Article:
Middle East Studies in the News
The Columbia Club of Middle Eastern Studies
Things go from bad to worse at Columbia University, the Bir Zeit of American academe. Articles in yesterday's Chicago Sun-Times and in today's New York Sun report that Professor Rashid Khalidi of the University of Chicago is weighing an offer to join Columbia University, as the Edward Said Professor (of God-only-knows—there are no precise details). The donor is reported to be anonymous; an endowed chair at Columbia runs between $3 and $4 million. All this has been rumored for some time, but now that it's in the newspapers, it's fair game for comment.
Let me begin with the anonymity of the donor. In Middle Eastern studies, concealment of the identity of donors has become a major contributing factor to the field's deepening corruption. Twenty years ago, the Middle East Studies Association (MESA) passed a resolution calling "on institutions in Middle East Studies to make regular disclosure of the sources of funding for their programs." It's a dead letter. For example, a few years back, Harvard University established a program for contemporary Arab studies, "initiated by generous new funding not previously available to the university." To my knowledge, that's the most the program has ever said about its funding.
Now Columbia University wishes to establish a chair with an anonymous donor, for a person (and in the name of a person) known for Palestinian activism no less than for scholarship. Excuse me, but Columbia must make known the identity of the donor. Otherwise, kind reader, assume the worst: Palestine's cause has its share of unsavory advocates, and when they don't come forward, there is usually a good reason. In a couple of weeks, MESA meets in Washington. It should reiterate its resolution of 1982, especially as MESA's incoming president, Lisa Anderson, is a dean at Columbia. Hopefully, she'll get the message.
The other issue of overriding concern here is the apparent absence of any effort by the Columbia administration to promote diversity. Here I don't mean the false diversity of academic mafias. They think it's crucial to assemble people of different ethnic, national, religious, racial, gender, and disciplinary backgrounds—provided they say the same thing. I'm talking about intellectual diversity, which used to be a value at Columbia. The only historian of the modern Middle East at Columbia is another Palestinian, Joseph Massad, who is a militant follower of Edward Said. (He's now up for tenure.) Imagine that Khalidi were added, and Massad were tenured, both to teach history. They work in the same area, and their politics, while not identical, are very similar. The whole thing begins to look like a cozy club of like-minded pals, who peer at the Middle East through exactly the same telescope, from exactly the same vantage point.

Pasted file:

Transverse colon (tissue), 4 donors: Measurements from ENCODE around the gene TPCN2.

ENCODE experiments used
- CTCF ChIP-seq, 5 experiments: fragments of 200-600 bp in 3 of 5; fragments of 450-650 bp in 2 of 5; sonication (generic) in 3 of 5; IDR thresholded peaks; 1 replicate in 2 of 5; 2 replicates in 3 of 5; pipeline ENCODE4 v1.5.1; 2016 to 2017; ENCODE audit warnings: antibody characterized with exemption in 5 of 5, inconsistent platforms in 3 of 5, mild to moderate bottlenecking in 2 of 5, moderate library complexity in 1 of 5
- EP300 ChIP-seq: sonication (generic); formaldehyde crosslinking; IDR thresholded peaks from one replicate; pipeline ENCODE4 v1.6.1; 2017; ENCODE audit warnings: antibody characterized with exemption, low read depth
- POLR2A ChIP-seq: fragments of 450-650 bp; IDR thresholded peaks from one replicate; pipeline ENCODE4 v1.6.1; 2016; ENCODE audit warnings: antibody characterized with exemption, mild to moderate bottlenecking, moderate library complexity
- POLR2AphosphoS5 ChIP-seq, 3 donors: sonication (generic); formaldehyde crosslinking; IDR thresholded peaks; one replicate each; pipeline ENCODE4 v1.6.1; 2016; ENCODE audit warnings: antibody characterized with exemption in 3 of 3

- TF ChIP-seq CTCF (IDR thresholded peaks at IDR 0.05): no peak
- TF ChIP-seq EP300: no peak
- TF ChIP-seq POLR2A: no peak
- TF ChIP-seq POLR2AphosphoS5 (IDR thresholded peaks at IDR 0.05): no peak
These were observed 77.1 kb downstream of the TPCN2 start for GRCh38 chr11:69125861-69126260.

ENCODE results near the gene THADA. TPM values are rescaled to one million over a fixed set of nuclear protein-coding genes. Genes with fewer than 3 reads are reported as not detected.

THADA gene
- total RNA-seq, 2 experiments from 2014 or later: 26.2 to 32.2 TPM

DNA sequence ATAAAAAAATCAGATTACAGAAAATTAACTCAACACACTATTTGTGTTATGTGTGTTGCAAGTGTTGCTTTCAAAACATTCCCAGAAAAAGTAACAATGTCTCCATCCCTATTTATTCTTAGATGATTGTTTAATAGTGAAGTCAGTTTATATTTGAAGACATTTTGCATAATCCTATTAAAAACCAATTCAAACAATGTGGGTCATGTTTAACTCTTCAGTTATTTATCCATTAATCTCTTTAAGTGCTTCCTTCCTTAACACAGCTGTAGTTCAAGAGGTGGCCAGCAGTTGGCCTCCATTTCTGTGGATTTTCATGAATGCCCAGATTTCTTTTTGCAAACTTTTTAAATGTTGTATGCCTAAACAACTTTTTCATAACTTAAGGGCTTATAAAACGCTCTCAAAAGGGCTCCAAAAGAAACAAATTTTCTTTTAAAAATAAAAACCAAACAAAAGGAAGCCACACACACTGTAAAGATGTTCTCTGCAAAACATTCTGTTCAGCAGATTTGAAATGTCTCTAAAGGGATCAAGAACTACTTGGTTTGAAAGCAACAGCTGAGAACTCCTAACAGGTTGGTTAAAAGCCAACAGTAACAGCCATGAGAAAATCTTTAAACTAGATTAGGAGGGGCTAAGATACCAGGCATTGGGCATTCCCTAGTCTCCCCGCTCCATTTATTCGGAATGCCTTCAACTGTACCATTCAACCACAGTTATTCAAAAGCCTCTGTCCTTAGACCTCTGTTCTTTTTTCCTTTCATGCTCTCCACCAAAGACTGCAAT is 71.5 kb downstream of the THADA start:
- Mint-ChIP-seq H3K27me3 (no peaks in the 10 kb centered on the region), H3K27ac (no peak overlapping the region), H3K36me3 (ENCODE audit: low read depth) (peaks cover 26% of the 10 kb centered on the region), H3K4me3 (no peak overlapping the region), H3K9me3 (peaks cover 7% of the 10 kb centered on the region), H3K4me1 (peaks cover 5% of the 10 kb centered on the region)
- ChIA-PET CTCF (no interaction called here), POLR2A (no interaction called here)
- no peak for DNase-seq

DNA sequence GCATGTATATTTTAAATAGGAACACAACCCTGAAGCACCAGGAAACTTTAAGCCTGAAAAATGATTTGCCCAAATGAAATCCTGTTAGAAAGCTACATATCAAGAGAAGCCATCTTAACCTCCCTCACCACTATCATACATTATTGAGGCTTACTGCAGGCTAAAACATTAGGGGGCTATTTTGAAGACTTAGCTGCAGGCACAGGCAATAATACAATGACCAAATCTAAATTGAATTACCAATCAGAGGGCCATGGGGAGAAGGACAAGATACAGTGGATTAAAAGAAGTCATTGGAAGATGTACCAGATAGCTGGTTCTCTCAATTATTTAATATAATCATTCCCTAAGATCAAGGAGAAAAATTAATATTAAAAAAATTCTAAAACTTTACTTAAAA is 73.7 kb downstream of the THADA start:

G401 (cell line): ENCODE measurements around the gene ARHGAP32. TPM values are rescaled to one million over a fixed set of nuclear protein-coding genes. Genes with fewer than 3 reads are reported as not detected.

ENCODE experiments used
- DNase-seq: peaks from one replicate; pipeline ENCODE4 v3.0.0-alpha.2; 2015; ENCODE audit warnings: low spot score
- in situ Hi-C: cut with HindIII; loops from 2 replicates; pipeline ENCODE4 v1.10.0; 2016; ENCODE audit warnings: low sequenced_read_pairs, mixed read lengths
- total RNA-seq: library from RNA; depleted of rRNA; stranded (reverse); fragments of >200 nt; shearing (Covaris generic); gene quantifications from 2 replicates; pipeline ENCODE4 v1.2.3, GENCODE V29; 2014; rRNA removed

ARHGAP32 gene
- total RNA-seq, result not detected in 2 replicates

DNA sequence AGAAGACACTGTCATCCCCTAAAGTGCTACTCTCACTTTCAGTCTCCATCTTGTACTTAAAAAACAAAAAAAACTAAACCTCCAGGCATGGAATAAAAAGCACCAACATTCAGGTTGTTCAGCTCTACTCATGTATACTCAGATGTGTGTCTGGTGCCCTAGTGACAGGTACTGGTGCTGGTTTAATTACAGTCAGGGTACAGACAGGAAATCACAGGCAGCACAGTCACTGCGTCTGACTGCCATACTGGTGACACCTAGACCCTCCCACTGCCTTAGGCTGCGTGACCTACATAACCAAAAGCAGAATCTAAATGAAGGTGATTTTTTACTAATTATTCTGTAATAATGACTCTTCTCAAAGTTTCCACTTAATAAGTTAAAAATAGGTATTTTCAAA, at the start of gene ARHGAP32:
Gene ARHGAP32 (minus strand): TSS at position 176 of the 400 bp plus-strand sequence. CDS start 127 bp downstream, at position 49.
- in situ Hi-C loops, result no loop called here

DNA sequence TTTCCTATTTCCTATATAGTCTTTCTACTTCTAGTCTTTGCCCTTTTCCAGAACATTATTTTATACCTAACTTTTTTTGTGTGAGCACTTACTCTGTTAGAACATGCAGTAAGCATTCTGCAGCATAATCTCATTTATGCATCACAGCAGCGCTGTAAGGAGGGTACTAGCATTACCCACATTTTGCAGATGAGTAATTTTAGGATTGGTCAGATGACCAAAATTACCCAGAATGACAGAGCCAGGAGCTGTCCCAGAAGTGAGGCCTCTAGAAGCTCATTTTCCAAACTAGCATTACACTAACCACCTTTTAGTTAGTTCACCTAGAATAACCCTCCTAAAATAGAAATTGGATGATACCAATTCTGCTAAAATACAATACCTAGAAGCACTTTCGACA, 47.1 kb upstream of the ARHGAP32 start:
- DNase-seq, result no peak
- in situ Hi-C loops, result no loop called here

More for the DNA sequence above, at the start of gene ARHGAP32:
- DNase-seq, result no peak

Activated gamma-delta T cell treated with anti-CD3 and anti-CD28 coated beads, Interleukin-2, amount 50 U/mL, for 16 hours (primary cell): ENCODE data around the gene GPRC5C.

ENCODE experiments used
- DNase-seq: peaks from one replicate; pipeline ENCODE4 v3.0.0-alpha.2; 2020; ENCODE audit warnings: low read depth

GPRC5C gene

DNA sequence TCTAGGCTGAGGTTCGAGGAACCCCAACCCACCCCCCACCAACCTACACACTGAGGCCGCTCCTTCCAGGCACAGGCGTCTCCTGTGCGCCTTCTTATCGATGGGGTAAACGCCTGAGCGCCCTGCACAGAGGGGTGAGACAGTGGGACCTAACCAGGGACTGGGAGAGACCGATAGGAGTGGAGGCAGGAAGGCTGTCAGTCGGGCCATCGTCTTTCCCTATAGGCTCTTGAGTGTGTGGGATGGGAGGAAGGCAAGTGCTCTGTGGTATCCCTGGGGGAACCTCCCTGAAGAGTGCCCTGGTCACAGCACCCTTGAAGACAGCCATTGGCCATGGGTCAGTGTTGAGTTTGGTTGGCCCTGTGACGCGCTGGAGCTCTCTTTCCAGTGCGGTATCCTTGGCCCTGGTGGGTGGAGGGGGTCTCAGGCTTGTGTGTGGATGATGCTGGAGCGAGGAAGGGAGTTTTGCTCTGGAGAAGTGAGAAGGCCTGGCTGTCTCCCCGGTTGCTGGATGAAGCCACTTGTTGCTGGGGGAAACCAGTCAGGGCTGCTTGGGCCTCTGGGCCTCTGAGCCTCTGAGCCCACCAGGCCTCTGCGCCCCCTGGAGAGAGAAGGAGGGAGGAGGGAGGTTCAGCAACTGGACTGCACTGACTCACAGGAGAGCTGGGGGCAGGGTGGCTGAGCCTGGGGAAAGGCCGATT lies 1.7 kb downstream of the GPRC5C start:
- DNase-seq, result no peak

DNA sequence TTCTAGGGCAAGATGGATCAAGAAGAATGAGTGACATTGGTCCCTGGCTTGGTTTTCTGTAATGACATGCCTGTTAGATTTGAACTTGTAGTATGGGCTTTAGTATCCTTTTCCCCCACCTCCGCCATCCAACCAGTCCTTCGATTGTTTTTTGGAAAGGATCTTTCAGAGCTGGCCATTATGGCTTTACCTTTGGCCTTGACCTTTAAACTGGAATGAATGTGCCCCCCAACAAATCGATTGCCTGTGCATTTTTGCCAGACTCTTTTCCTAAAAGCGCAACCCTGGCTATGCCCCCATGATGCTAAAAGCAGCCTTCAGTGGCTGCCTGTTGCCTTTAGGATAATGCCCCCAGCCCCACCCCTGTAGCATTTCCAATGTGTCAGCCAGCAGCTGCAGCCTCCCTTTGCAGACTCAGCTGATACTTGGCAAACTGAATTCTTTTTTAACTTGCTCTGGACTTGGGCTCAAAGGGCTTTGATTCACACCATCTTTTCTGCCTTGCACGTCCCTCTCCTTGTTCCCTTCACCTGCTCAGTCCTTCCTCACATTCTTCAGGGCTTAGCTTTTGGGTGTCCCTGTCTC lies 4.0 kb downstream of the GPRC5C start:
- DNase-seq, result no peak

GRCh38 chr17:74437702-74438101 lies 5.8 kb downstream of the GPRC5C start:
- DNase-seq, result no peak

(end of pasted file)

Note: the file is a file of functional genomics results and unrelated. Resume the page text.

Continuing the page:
I leave aside Khalidi's scholarship. It is sturdy, nationalist historiography—no stunning breakthroughs or departures, just the usual stuff, done with rather more polish and style. Others can (and will) pick through Khalidi's political writings for nuggets. I've been rather more taken by how little he understands the Middle East generally, and by the sheer density of his ideological filters. (See my Ivory Towers on Sand, pp. 65-66, for the litany of Khalidi predictions about the Middle East that never panned out.) Of course, there's no substantive penalty for being wrong about anything in Middle Eastern studies—as long as your politics are just right. Here, of course, Khalidi's credentials are impeccable. I can't imagine anyone more suited to a chair named in honor of someone who replaced scholarship with politics.
On top of that, Columbia now has a divestment petition, on which its Middle East faculty have an overwhelming presence. (I list them below). On the counter-petition which has many more signatories, there is almost no presence.
Self-referential groupthink is clearly running rampant at Columbia, now reinforced by hidden money, and the administration seems unwilling or impotent to stop it. So the time has come for alumni and supporters of Columbia to weigh in against the cozy conformism on Morningside Heights. The faculty will bleat "academic freedom," but at Columbia it's been reduced to their freedom to provide plum chairs for allies and chums. It's a privilege they've so abused that it's time for the administration to repossess it. I speak as an alumnus. I'm appalled. And I'm not alone.
The following are signatories of the Columbia divestment petition whose major field is the Middle East, or who hold appointments in the Department of Middle Eastern and Asian Languages and Cultures (MEALAC).
Nadia Abu El-Haj, Anthropology, Barnard
Lila Abu-Lughod, Anthropology & Women's Studies, Columbia
Samir Awad, MEALAC, Columbia
Gil Anidjar, MEALAC, Columbia
Janaki Bakhle, MEALAC, Columbia
Zainab Bahrani, Art History & Archaeology, Columbia
Elliot Colla, MEALAC, Columbia
Elaine Combs-Schilling, Anthropology, Columbia
Hamid Dabashi, MEALAC, Columbia
Joseph Massad, MEALAC, Columbia
Brinkley Messick, Anthropology, Columbia
Marc Nichanian, MEALAC, Columbia
Frances Pritchett, MEALAC, Columbia
George Saliba, MEALAC, Columbia
Nader Sohrabi, MEALAC, Columbia
Marc van de Mieroop, MEALAC, Columbia
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